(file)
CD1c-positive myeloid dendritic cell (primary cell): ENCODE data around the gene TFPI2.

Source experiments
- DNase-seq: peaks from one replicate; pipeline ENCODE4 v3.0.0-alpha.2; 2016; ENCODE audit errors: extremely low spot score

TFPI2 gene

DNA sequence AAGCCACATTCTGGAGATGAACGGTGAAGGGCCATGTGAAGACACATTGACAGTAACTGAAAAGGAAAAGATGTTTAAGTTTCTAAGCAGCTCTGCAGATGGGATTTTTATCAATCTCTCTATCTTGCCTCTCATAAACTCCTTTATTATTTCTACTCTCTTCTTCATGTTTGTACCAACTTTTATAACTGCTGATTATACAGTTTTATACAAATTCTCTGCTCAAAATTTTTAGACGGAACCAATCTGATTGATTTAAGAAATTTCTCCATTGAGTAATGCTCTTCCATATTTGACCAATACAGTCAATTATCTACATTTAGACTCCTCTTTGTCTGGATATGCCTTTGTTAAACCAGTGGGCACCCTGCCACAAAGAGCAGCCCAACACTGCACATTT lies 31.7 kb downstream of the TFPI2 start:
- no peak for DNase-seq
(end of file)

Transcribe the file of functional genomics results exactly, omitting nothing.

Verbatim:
CD1c-positive myeloid dendritic cell (primary cell): ENCODE data around the gene TFPI2.

Source experiments
- DNase-seq: peaks from one replicate; pipeline ENCODE4 v3.0.0-alpha.2; 2016; ENCODE audit errors: extremely low spot score

TFPI2 gene

DNA sequence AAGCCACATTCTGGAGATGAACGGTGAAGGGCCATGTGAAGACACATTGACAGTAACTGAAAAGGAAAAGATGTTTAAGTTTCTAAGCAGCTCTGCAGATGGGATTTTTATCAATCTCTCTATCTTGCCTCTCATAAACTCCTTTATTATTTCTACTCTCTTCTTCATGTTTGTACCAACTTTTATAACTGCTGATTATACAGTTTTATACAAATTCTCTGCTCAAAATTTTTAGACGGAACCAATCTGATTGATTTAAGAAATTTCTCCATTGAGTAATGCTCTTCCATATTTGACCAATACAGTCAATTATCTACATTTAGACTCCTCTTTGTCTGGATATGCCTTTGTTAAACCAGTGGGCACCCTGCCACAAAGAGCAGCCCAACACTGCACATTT lies 31.7 kb downstream of the TFPI2 start:
- no peak for DNase-seq